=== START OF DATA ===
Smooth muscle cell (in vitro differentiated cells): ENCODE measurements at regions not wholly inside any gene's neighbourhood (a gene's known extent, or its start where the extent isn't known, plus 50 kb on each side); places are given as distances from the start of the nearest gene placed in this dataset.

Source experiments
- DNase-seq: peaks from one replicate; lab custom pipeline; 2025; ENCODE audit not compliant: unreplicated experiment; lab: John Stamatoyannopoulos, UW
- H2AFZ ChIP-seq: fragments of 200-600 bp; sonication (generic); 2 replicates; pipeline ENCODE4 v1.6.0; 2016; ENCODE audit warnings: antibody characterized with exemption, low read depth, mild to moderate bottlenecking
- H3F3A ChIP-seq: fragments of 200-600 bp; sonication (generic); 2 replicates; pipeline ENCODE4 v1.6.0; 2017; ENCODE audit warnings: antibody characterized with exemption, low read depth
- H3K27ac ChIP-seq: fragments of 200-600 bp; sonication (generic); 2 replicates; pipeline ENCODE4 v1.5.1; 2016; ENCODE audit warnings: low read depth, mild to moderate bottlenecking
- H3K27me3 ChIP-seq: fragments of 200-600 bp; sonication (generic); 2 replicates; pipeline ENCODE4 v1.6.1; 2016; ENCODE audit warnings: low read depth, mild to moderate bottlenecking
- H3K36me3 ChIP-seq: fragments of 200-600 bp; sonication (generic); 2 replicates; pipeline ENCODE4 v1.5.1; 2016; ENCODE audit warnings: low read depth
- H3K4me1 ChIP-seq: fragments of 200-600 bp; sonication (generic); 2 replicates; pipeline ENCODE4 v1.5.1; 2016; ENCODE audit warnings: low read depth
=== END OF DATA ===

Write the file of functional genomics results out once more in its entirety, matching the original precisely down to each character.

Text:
Smooth muscle cell (in vitro differentiated cells): ENCODE measurements at regions not wholly inside any gene's neighbourhood (a gene's known extent, or its start where the extent isn't known, plus 50 kb on each side); places are given as distances from the start of the nearest gene placed in this dataset.

Source experiments
- DNase-seq: peaks from one replicate; lab custom pipeline; 2025; ENCODE audit not compliant: unreplicated experiment; lab: John Stamatoyannopoulos, UW
- H2AFZ ChIP-seq: fragments of 200-600 bp; sonication (generic); 2 replicates; pipeline ENCODE4 v1.6.0; 2016; ENCODE audit warnings: antibody characterized with exemption, low read depth, mild to moderate bottlenecking
- H3F3A ChIP-seq: fragments of 200-600 bp; sonication (generic); 2 replicates; pipeline ENCODE4 v1.6.0; 2017; ENCODE audit warnings: antibody characterized with exemption, low read depth
- H3K27ac ChIP-seq: fragments of 200-600 bp; sonication (generic); 2 replicates; pipeline ENCODE4 v1.5.1; 2016; ENCODE audit warnings: low read depth, mild to moderate bottlenecking
- H3K27me3 ChIP-seq: fragments of 200-600 bp; sonication (generic); 2 replicates; pipeline ENCODE4 v1.6.1; 2016; ENCODE audit warnings: low read depth, mild to moderate bottlenecking
- H3K36me3 ChIP-seq: fragments of 200-600 bp; sonication (generic); 2 replicates; pipeline ENCODE4 v1.5.1; 2016; ENCODE audit warnings: low read depth
- H3K4me1 ChIP-seq: fragments of 200-600 bp; sonication (generic); 2 replicates; pipeline ENCODE4 v1.5.1; 2016; ENCODE audit warnings: low read depth